IT pros from Boston's professional teams -- the Patriots, Celtics, Bruins and Red Sox -- met at Gillette Stadium to talk tech, the future of live sports, and how to deliver real-time, high-definition video to a crowd of 70,000.
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IT pros from the Red Sox, Celtics and Bruins agree with Patriots VP of content Fred Kirsch about the criticality of apps to boost engagement and the need to focus on their best customers: season ticket holders.
Jay Wessel, the Celtics' VP of technology, and Lorraine Spadaro, the Bruins' VP of technology and e-business, said their teams, which share a venue at TD Garden (called simply "the Gahden" by locals), are planning apps that focus on letting fans share experiences by, for example, streaming Twitter posts across the scoreboard and offering specialized content. Spadaro said the team is holding back some premium seats and plans an app to enable season ticket holders to upgrade, much like an airline frequent flyer program.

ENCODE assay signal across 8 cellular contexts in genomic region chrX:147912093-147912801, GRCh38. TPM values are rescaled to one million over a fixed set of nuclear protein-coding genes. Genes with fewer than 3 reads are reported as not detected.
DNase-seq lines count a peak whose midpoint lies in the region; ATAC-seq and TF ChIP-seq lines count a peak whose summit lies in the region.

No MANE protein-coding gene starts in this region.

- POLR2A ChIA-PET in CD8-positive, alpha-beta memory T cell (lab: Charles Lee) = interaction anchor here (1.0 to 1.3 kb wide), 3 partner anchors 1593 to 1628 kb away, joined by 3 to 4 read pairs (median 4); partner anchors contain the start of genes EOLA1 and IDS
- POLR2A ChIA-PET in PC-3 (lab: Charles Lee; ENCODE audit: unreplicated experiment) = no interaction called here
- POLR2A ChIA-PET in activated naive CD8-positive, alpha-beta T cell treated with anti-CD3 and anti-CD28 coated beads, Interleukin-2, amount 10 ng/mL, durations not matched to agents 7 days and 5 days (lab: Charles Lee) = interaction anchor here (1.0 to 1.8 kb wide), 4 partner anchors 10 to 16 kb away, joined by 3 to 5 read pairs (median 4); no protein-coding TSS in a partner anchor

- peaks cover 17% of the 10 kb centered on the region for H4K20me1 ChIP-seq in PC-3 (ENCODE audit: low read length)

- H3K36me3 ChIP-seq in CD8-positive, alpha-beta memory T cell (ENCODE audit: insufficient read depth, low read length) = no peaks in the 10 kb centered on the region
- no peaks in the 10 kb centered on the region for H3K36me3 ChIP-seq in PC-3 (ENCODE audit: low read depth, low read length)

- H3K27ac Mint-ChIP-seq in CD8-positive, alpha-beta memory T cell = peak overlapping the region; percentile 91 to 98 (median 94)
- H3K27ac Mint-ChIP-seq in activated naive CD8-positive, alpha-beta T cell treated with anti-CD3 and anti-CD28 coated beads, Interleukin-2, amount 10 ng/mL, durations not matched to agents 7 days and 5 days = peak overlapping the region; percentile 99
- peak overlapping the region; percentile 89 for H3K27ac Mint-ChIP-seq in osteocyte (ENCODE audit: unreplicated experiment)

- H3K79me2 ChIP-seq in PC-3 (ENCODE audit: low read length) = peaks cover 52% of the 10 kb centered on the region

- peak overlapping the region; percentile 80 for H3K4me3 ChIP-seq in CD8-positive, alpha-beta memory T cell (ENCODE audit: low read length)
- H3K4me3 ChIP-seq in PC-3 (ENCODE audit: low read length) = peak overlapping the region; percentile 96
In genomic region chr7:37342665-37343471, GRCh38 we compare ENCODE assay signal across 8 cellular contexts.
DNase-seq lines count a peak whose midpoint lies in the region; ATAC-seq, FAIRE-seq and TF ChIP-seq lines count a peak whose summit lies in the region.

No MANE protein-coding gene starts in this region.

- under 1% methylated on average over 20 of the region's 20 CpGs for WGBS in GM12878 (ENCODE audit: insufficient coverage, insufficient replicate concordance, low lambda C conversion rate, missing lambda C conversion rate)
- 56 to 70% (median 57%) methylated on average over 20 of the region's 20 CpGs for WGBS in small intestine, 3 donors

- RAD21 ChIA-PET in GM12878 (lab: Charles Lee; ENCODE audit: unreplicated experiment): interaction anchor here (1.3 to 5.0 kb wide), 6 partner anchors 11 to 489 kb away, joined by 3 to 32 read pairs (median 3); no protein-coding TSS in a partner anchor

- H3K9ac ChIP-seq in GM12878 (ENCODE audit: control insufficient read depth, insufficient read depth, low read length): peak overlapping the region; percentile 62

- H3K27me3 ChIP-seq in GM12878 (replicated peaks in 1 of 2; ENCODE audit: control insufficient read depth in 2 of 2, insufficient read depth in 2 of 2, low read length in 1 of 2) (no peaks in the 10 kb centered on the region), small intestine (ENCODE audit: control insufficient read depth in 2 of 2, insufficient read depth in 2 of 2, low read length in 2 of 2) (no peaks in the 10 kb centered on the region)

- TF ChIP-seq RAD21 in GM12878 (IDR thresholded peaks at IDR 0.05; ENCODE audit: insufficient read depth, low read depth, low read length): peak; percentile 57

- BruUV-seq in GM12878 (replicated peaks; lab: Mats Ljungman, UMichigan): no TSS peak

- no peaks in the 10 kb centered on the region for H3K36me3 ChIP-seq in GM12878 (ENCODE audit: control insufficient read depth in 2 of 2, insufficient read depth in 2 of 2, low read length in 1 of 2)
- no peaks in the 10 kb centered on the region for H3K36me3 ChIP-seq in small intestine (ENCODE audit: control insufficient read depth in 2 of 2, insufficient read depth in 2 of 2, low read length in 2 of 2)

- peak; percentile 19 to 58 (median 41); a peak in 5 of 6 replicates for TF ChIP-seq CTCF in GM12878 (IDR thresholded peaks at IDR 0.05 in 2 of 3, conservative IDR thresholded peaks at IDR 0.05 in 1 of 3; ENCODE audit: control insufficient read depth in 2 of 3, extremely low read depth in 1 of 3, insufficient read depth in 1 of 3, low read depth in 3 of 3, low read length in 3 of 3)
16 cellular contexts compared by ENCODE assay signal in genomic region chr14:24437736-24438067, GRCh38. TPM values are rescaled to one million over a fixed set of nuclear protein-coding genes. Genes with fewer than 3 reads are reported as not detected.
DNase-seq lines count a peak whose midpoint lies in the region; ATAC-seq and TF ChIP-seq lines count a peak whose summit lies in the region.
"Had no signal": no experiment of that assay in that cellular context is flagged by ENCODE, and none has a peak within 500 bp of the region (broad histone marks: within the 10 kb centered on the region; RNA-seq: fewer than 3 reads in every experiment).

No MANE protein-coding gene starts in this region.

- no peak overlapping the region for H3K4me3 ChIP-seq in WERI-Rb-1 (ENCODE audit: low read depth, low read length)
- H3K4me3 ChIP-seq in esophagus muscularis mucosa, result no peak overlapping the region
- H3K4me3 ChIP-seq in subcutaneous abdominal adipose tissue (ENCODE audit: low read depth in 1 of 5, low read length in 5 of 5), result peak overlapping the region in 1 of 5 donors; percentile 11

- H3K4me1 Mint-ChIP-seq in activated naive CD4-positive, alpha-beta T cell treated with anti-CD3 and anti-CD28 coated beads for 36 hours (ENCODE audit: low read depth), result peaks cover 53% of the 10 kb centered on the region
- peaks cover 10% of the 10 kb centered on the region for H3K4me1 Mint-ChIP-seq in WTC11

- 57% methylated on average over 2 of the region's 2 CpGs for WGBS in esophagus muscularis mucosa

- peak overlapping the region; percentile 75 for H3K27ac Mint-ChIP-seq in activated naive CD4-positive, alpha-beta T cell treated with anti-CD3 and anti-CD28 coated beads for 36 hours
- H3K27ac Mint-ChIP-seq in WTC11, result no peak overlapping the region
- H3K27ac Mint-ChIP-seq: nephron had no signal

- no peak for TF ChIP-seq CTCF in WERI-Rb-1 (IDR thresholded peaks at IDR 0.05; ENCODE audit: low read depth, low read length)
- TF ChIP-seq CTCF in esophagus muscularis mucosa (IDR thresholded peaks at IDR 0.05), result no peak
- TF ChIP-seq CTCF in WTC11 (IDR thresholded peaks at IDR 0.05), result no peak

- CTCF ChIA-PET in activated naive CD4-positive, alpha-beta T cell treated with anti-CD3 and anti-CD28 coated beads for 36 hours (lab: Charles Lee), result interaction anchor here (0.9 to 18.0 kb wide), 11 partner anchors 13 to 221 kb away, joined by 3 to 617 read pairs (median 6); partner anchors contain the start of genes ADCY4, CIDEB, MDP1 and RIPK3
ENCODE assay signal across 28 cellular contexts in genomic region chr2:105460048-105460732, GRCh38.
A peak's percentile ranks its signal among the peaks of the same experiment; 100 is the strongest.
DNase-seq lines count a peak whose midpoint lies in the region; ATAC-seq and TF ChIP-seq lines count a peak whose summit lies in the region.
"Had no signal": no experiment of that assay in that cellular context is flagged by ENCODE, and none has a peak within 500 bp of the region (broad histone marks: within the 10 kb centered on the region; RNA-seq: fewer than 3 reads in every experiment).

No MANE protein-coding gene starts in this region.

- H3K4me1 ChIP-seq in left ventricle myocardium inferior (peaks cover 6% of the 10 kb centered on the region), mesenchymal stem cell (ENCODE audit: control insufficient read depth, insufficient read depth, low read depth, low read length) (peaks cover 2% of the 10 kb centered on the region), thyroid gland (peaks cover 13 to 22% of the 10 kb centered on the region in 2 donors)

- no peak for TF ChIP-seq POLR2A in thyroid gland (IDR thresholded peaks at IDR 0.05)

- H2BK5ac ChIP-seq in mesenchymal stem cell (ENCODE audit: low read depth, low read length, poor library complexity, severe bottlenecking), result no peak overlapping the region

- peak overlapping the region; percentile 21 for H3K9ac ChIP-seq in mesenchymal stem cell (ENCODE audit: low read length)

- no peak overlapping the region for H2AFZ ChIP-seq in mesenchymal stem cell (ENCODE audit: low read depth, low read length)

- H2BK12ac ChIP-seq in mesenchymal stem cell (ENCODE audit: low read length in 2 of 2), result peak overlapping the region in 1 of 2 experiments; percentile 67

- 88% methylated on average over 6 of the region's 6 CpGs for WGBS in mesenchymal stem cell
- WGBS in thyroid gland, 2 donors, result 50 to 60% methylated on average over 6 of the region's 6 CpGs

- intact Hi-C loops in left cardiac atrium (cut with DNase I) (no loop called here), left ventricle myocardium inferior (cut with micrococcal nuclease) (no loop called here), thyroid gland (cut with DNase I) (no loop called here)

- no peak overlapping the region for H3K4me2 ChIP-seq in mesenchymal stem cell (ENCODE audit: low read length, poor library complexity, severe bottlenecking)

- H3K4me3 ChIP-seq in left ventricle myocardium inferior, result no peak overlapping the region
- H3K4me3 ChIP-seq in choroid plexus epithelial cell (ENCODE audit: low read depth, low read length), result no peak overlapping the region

One thing all the team reps agree on: Apps are not seen as revenue drivers. While the Celtics do sell ticket upgrades via a mobile app, Patriots' president Jonathan Kraft specifically stated that the Patriots don't plan to "nickel and dime" fans. Rather, a good mobile experience will soon be table stakes for major-league venues.
Another consideration: Gathering data on fans once they go through the turnstile. Concessions data will help track what offerings are most popular and make sure stands don't run out of popular items. Wessel also said paper will soon be a thing of the past. "The days of season ticket holders getting a big stack of tickets in the mail at the beginning of the season are about over," he said. While that may not strike some tradition-minded Boston fans as progress, it will lessen counterfeiting and make it easier to transfer unused tickets.
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